Delicata, Chard & Mushroom Galette

Delicata, Chard & Mushroom Galette

This recipe came about because I had leftover squash purée that needed to be used up. It would’ve been easy to just throw it into the freezer to use at a later date (meaning: throw it in the freezer, forget all about it, and then throw it out when it’s completely freezer burned), but I was determined to figure out a way to use it up. And not only did I do that, but the result tasted even better than i thought it would!

Delicata, Chard & Mushroom GaletteDelicata, Chard & Mushroom Galette

Delicata, Chard & Mushroom Galette

For the crust:

2 1/2 cups unbleached all-purpose flour, plus more for rolling out the dough

1/2 teaspoon salt

2 sticks (16 tablespoons) unsalted butter, cut into cubes

1/2 cup sour cream

1 tablespoon white wine vinegar

1/3 cup ice water

For the filling:

1 1/2 cups delicata squash purée (see below)

Kosher salt and freshly ground black pepper

1/2 teaspoon dried thyme

1 bunch (about 1/2 pound) chard (I used red, but any kind will do), washed well and mostly dried

1 tablespoon olive oil

1 medium onion, chopped

2 cloves garlic, minced

1/2 pound cremini mushrooms, sliced

1/4 teaspoon crushed red pepper flakes

1/4 cup dried cranberries

1/2 cup crumbled feta

Egg wash:

1 egg yolk whisked with one teaspoon water

Make the crust:

Combine the flour and salt in the bowl of a food processor fitted with the metal blade. Add the cubed butter, and pulse until the mixture resembles cornmeal. In a small bowl, combine the sour cream, vinegar, and water. Pour the sour cream mixture into the food processor, and pulse just until the mixture starts to come together into a ball. Wrap the dough in plastic, and chill in the fridge for at least one hour or up to 2 days.

Make the filling:

1. Combine the squash purée, salt and pepper to taste (I used lots of pepper, because I knew the topping would be on the sweet side), and thyme in a bowl. Set aside.

2. Prepare the chard: cut along both sides of the stem, to remove the stem. Cut the stem into slices (about 1/4-inch thick), and set aside in a bowl. Slice the leaves (also about a 1/4-inch thick), and place into another bowl.

3.  In a large skillet (i used my 10-inch cast iron), heat the oil over medium heat. Add the onion, and cook it for a few minutes until softened, stirring often. Add the chard stems and garlic, and cook for 2 minutes, stirring often.  Add the mushrooms, a few large pinches of kosher salt, and the crushed red pepper flakes. Cook, stirring often, until the mushrooms cook down and any water evaporates, 4 to 5 minutes. Add the chard leaves and stir for 1 minute, until wilted. Remove from heat and stir in the dried cranberries.

Assemble and bake the galette:

1. Preheat oven to 400°F. On a large piece of parchment paper, roll out the dough to a 16-inch circle (dust the top of the dough and your rolling pin with flour to keep it from sticking). (Don’t worry if your circle isn’t perfect.) Carefully slide the parchment with the dough onto a large baking sheet.

2. Spread the squash purée over the dough, stopping about 2 inches before the border. Top with the mushroom-chard mixture, and the sprinkle with the feta. Gently fold the edges of the dough over the filling, pleating to make it fit. Brush with the egg wash.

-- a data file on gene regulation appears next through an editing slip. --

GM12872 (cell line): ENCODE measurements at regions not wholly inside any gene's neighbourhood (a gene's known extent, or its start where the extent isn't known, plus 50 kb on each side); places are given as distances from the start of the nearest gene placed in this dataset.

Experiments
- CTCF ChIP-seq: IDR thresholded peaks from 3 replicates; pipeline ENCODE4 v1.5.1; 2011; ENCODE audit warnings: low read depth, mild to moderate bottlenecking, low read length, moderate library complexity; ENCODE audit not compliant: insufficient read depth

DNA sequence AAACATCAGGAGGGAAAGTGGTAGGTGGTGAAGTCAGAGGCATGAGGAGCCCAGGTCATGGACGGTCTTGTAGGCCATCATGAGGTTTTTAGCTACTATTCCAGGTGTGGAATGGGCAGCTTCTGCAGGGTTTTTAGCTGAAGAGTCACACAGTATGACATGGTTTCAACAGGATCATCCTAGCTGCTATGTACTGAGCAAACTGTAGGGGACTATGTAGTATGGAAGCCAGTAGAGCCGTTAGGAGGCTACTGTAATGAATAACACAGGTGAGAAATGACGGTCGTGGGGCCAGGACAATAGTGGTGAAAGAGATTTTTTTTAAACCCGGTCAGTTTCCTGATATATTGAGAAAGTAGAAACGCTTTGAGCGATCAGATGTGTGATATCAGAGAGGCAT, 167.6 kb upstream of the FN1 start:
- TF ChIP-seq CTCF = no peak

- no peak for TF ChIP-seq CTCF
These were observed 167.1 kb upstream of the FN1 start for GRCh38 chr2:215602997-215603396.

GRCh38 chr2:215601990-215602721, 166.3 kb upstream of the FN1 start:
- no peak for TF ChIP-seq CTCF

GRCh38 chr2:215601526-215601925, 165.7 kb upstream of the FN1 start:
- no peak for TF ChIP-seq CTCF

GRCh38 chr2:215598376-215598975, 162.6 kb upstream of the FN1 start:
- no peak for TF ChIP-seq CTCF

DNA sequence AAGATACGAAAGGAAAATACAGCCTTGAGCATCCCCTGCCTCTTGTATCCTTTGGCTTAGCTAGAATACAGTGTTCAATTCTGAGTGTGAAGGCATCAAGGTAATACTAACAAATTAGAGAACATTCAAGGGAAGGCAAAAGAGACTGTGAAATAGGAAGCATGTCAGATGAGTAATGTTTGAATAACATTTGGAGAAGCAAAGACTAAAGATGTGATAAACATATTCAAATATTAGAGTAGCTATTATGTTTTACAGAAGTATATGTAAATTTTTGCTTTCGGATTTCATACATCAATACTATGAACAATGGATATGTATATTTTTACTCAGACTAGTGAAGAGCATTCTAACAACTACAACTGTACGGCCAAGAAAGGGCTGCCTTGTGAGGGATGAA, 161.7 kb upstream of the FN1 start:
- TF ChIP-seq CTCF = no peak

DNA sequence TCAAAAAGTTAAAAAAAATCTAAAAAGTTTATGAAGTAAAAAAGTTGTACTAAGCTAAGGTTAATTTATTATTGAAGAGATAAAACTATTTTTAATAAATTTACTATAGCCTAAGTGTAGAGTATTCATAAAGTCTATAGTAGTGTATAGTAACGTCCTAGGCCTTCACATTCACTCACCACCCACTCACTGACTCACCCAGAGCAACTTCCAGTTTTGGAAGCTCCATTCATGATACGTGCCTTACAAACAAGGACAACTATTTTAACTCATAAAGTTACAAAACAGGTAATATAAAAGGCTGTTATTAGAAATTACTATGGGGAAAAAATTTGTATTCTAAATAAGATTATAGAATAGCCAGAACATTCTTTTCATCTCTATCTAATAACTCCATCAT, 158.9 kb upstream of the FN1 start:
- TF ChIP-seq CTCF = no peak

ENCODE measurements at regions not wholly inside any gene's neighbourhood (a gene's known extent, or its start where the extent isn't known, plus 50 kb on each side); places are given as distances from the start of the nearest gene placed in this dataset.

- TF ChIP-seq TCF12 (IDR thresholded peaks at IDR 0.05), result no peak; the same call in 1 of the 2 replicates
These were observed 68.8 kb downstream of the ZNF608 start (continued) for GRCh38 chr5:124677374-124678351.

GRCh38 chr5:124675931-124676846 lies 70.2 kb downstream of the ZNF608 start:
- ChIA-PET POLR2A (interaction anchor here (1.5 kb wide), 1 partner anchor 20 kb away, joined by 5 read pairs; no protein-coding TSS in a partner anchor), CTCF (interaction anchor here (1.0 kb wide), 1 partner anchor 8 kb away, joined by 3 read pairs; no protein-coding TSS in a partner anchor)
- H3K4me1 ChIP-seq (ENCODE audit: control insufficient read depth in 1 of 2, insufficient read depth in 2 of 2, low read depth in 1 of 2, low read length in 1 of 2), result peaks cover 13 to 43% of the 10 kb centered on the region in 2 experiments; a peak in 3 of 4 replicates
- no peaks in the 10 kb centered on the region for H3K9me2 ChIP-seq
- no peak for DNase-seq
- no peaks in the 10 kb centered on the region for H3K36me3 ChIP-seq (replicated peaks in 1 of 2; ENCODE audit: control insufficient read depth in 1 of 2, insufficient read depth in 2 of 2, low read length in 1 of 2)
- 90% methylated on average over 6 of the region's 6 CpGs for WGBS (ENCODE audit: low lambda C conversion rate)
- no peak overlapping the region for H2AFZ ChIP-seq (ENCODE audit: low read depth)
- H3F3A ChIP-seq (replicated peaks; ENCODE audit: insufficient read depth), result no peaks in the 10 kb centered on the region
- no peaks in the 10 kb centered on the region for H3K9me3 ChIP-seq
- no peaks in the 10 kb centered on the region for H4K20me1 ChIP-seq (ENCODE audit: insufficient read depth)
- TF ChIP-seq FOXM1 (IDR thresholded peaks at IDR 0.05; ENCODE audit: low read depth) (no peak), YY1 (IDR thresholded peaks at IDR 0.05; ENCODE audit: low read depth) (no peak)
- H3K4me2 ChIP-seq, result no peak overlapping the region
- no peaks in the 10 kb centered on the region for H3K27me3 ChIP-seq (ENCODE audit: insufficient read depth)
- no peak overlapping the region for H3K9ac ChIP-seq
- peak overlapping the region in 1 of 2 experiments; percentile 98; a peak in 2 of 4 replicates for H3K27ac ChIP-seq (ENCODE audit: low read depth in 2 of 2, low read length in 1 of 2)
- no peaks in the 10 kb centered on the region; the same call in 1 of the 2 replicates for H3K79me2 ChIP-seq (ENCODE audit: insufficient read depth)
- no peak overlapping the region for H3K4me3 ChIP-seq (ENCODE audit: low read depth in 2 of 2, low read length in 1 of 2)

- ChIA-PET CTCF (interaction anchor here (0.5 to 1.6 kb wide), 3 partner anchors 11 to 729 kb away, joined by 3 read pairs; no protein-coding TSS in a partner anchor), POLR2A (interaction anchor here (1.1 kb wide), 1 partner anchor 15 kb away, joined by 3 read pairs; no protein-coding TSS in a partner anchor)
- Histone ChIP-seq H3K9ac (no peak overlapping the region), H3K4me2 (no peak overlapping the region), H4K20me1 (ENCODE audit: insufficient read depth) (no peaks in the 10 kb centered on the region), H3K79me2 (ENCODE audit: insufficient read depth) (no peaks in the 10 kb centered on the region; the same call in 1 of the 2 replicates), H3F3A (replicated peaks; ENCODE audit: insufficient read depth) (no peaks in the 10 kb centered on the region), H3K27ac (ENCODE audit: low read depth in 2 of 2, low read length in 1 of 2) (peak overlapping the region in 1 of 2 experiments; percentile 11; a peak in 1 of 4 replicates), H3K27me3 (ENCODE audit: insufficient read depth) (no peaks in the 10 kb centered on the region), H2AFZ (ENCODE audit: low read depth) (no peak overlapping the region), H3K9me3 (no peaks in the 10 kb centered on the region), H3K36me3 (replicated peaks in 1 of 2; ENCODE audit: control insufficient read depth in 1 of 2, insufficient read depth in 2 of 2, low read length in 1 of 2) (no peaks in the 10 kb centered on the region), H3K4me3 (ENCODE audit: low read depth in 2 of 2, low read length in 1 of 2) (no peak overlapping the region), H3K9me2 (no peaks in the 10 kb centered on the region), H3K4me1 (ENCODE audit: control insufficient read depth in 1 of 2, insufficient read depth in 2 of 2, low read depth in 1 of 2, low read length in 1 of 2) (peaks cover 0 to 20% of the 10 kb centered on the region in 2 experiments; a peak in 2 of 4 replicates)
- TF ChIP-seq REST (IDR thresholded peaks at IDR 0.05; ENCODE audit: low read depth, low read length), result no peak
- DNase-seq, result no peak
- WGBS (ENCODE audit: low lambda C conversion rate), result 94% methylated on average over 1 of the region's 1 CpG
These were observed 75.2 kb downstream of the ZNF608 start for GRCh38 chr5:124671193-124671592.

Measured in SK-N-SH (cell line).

3. Bake for 30 to 40 minutes, until the crust is golden brown. I served this warm, but I imagine it would taste good at room temperature, too.

Delicata Squash Purée:

I used leftover purée for this, so I don’t really know how many delicata squashes you need to make 1 1/2 cups of purée (sorry!), but I think 3 would probably be more than enough. All you do is cut the squashes in half lengthwise, scoop out the seeds, and place on a baking sheet lined with parchment paper or foil. Drizzle with olive oil, sprinkle kosher salt and freshly ground black pepper, and roast in a 375°F oven for about 40 minutes (until completely soft and slightly browned). Let the squashes cool off, then remove the skin, place the flesh into a blender with a bit of water, and then purée. Simple as that!

I recommend making the purée in advance and refrigerating, because it thickens up slightly when cold, which makes it easier to spread on the dough without making a mess.

makes 1 12-inch galette

Dough recipe adapted from The Smitten Kitchen Cookbook by Deb Perelman
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Apple Picking {Salted Caramel Apple Pie}

This pie was a great way to use some of the apples we picked! Caramel is an obvious partner for apples, and the salt keeps it from being to sweet. There are a lot of steps, but none of them (except possibly the caramel, if you’re not familiar with making caramel) are very difficult. I made the crust in minutes in the food processor the day before I planned to make the pie, and kept it in the fridge overnight.

Salted Caramel Apple Pie

For the Piecrust:

2 cups unbleached all-purpose flour

1 cup cake flour (not self-rising)

1 teaspoon granulated sugar

1 teaspoon fine sea salt

1 large egg

1/3 cup plus 2 to 3 tablespoons ice water, plus more if necessary

1 teaspoon distilled white vinegar

1/2 cup cold vegetable shortening, cut into cubes

8 tablespoons (1 stick) cold unsalted butter, cut into cubes

For the Caramel:

1 cup granulated sugar

1 1/2 teaspoons fleur de sel

1/2 cup water

12 tablespoons (1 1/2 sticks) unsalted butter, at room temperature

2 tablespoons heavy cream

For the Apple Filling:

2 teaspoons grated lemon zest

1/4 cup fresh lemon juice

6 large apples, cored, peeled, and thinly sliced (I used Rome Delicious apples that we picked and Granny Smiths that I had in the house)

1/4 cup unbleached all-purpose flour

1/4 teaspoon ground cardamom

1/4 teaspoon ground allspice

1/4 teaspoon freshly grated nutmeg

1/2 teaspoon ground cinnamon

1/2 cup turbinado sugar, plus more for sprinkling

1 egg, beaten, for egg wash

Fleur de sel, for sprinkling

1) To make the pie crust: In a large mixing bowl, whisk together the flours, sugar, and salt. Or combine the flours, sugar, and salt in a food processor fitted with a metal blade, and pulse to combine.

2) In a small bowl, beat the egg with 1/3 cup of the water and the vinegar.

3) Add the shortening and butter to the flour mixture. Cut it in with a pastry blender, or pulse the food processor, until the mixture resembles small peas. Add the egg mixture, gently tossing with your hands or a fork, or pulsing the food processor, until the dough comes together in a ball. If the dough seems too dry, add a little more ice water, about 1 tablespoon at a time as necessary.

4) Gather the dough together on a lightly floured work surface and divide it evenly into 2 balls. Wrap each half in plastic wrap and flatten into a disk. Chill for at least 1 hour.

The dough can be stored in the refrigerator for up to 4 days or in the freezer for up to 2 weeks.